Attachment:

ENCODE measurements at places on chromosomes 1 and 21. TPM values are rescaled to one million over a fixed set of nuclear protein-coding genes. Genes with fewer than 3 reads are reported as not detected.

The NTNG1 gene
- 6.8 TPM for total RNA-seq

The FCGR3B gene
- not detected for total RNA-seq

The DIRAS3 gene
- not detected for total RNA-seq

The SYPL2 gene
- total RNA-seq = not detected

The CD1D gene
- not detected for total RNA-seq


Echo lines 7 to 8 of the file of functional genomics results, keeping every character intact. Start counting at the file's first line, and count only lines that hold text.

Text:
- not detected for total RNA-seq

The SYPL2 gene